Thursday, May 31, 2012

150-Years-Ago 8th Louisiana Infantry Casulaties

An unidentified Louisiana private.
(Library of Congress/Liljenquist Family Collection
of Civil War Photographs)

The  Richmond Daily  Dispatch
May 31, 1862

Winchester, Va., May 26th, 1862.
           The Yankees having possession of Baton Rouge, La., the place wherein the Creole Guards (now company A, 8th regiment Louisiana volunteers,) were raised, I find it impossible to inform their relatives of the company's loss in the battle, fought yesterday, May 25th, 1862, save through the indirect medium of the press.
          Therefore, I beg of you to announce, by the insertion of this communication, that private Jos, A. Cannon was killed while bravely charging the enemy in the front ranks of his company, and privates Leon P. Gusman, Jas. M Martin, and Thos. Herrington were wounded, the first severely, though not dangerously, in the left thigh; the second quite severely in the left side, and the third slightly in the right foot.
          Should Louisiana editors noticing this only give it a re-publication, no doubt but that, in the long run, our friends and relatives will become informed of our exact loss, and thus be relieved of great anxiety.
Respectfully, yours,
A. L. Gusman,
Capt. Co. A, 8th Reg.La. Vols.

[Blog Editor's Notes: According to Booth's Records of Louisiana Confederate soldiers, Private Joseph A. Cannon was killed in action  on  May 25, 1862 at the Battle of  Winchester, Virginia, in which Brig.Gen.Richard Taylor's Louisiana Brigade smashed through Yankee lines. Cannon was born in Louisiana, a farmer from Baton Rouge, Louisiana, single and 23 years old at time of  enlistment, June 19, 1861. Private Leon P. Gusman was  wounded in the same battle and left in Winchester where he was captured by the Yankees and later paroled. He was killed in  action  July 2, 1863 at the Battle of Gettysburg, Pa. He was a native of Louisiana, from Baton Rouge, single and  19-years-old  at the time of his enlistment June 19, 1861 at Camp Moore. Private Thomas Herrington was wounded in the same battle, left wounded, captured and later paroled. He was again wounded at the Second Battle of Manassas August 30, 1862. His right arm was disabled by the wound and for the rest of the war he was on detailed service at Camp Jackson, Richmond, Va. He was captured May May 29, 1865 in Augusta, Ga. and paroled. Herrington was born in Ireland, a laborer in Baton Rouge, single and 26-years-old  at the time of his enlistment on June 19, 1861 at Camp Moore.  Private James M. Martin was wounded and  captured in the same battle. He died at the U.S.A. post hospital in Winchester, Va. on June 6, 1862. Martin was a native of Louisiana, resident of Livingston Parish, a farmer, and married.  Captain A. L. Gusman was the original first lieutenant of  Company A (Creole Guards) of  Baton Rouge. He was promoted to captain on March 19, 1862. He was acting major of the regiment when he  was captured Nov. 7, 1863 at Rappahannock River, Virginia. Confined at Johnson's Island, Ohio, he refused to take the oath of allegiance to the  United States twice, June 13 and June 14, 1865. He was received at Fort Lafayette, N.Y. Aug. 31, 1865. The last record was that he was in confinement of Oct. 26, 1865. He was born in Louisiana, a resident of Baton Rouge, a lawyer, 24-years-old at time  of enlistment June 19, 1861 at Camp Moore, and single.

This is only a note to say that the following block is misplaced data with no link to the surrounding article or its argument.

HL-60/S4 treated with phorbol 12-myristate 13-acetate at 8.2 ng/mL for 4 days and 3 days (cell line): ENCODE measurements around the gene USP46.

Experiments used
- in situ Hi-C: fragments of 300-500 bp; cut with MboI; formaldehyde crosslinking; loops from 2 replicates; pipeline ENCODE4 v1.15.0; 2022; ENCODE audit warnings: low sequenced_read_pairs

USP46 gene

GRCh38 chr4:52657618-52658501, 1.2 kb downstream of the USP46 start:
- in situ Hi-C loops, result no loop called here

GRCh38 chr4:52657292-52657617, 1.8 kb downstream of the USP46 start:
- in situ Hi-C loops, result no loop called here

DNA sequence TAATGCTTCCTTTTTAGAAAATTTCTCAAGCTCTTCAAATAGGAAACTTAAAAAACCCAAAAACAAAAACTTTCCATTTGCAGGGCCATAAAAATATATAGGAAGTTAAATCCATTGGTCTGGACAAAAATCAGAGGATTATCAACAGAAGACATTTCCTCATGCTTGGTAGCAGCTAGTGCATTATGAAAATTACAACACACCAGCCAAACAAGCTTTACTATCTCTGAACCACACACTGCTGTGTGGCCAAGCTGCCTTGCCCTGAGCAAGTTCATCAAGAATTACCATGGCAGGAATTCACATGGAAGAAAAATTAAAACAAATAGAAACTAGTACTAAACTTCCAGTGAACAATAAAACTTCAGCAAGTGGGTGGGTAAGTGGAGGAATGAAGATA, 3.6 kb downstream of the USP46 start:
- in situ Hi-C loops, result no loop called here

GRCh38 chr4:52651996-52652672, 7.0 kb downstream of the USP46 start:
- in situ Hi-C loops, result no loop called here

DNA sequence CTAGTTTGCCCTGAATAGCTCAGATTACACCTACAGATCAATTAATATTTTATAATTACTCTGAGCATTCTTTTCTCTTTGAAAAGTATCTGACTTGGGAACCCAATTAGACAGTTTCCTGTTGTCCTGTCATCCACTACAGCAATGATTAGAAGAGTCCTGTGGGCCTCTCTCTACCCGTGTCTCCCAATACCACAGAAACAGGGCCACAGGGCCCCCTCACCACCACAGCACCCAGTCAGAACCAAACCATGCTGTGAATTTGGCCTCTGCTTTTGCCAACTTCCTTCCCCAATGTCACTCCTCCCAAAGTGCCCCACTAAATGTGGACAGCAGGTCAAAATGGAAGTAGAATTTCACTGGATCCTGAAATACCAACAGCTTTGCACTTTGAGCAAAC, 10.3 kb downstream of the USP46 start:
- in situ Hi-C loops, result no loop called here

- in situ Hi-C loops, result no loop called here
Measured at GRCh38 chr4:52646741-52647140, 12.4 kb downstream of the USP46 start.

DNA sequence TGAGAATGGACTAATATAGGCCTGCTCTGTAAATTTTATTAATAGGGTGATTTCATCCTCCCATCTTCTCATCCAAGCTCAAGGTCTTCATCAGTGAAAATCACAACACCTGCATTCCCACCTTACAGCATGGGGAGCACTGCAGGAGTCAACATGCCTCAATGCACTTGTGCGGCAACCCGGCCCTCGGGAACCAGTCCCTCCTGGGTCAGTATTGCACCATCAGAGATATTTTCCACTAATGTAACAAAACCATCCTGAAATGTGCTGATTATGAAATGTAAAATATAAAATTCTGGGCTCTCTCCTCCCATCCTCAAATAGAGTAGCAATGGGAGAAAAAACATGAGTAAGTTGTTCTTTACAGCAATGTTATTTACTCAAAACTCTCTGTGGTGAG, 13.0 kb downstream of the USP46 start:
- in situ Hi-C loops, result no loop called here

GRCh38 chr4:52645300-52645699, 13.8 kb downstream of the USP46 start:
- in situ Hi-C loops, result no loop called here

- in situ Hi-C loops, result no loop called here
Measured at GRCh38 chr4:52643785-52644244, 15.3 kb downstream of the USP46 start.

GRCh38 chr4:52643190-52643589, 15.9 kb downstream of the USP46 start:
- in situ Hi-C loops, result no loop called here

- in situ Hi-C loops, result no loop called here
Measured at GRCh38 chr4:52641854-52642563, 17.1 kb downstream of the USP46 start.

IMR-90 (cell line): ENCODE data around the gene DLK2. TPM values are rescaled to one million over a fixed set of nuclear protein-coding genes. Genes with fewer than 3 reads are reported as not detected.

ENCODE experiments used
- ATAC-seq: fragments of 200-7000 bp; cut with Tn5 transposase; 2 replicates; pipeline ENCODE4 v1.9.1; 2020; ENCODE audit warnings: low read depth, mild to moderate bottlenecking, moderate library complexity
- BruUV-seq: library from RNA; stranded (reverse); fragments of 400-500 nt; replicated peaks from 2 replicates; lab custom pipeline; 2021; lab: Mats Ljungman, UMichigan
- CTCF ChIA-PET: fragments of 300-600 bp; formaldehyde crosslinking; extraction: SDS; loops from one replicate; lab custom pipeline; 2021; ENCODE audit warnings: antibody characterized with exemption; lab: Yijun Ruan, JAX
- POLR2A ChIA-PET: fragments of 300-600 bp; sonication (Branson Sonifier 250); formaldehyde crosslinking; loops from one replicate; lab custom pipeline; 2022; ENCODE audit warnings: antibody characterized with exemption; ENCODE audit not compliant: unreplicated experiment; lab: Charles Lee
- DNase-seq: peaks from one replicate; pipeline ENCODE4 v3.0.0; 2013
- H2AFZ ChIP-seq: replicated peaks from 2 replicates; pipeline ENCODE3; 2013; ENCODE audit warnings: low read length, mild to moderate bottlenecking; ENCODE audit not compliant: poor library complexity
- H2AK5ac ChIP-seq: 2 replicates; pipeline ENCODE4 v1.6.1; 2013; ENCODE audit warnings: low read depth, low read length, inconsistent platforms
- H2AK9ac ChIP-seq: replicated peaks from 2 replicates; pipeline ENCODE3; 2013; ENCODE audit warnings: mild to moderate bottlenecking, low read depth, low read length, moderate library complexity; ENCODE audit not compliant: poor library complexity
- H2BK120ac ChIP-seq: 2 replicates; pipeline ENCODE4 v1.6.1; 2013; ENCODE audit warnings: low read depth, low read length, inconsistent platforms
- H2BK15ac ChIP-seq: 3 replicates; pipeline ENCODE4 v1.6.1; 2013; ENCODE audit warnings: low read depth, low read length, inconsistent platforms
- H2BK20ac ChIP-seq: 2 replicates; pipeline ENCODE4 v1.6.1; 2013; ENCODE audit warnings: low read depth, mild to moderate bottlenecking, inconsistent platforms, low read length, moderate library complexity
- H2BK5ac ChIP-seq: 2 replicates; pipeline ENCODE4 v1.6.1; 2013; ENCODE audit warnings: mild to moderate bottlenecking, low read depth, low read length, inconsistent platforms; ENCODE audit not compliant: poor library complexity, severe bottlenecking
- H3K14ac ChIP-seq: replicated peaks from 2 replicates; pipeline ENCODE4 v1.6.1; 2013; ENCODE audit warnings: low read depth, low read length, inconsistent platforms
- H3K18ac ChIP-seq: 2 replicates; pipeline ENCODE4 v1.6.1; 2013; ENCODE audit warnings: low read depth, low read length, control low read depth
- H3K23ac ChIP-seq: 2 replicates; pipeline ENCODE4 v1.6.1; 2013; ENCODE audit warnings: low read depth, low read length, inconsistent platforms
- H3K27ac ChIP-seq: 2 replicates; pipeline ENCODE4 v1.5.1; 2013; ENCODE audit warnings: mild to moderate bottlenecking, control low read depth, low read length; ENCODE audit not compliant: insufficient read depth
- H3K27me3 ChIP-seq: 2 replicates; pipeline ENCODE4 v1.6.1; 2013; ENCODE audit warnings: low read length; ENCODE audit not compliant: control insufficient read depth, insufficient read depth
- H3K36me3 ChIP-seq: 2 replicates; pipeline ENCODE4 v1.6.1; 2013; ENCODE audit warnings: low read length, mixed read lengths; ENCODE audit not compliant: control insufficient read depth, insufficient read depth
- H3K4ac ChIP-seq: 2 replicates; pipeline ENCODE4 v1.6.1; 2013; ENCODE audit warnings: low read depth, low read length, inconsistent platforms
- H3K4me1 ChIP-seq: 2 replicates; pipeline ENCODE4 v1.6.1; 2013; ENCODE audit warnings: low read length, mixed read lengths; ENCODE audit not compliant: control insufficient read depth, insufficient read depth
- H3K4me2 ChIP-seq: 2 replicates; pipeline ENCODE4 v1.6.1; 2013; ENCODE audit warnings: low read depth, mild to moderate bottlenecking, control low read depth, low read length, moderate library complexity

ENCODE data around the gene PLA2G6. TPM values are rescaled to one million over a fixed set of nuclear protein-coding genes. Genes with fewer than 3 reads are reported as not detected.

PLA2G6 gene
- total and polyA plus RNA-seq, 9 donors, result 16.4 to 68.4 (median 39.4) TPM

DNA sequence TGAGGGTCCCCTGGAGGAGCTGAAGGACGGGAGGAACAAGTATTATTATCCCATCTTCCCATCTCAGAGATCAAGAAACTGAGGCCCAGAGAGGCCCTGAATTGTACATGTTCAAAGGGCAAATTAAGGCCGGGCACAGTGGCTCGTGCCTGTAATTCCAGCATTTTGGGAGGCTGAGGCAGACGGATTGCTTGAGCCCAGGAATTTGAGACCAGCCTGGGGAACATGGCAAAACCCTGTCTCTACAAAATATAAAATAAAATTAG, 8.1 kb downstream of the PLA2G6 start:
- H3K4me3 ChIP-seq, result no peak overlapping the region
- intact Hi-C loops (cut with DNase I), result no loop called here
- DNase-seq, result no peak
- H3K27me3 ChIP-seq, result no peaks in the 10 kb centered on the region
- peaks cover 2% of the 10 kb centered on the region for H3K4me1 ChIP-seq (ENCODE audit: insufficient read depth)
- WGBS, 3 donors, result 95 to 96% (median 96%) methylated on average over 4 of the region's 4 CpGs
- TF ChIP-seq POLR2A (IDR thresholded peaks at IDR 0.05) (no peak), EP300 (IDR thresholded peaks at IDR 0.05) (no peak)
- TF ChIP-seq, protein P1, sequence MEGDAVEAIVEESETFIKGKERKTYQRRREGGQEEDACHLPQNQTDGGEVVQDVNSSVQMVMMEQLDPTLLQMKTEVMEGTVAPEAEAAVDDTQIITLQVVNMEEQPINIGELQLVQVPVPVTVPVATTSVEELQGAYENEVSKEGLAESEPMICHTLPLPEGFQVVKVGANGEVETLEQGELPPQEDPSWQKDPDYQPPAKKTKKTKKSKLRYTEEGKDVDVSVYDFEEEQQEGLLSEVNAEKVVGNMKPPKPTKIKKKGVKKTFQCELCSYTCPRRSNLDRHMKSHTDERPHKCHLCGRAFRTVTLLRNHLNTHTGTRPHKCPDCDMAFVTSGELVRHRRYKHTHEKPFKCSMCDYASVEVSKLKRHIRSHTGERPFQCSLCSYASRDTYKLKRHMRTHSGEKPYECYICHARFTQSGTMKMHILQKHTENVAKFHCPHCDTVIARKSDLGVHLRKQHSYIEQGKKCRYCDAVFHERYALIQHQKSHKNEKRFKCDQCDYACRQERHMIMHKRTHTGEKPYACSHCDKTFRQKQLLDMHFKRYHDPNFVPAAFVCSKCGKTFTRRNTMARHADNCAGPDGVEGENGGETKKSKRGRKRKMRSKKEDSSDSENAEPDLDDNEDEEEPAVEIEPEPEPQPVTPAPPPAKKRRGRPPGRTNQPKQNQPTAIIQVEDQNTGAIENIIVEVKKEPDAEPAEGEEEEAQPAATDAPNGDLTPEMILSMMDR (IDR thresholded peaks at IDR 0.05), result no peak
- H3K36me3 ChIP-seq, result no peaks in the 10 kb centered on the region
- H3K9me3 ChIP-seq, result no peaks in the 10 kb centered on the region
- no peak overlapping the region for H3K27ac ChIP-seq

According  to information on Find-A-Grave web site, Antoine L. Gusman was born Feb. 22, 1836 and died March 9, 1914 and is buried in St. Joseph Cemetery. On the 1880 Census in Baton Rouge his wife's name is listed as Clotilde, a native of France, and they had a number of children.  

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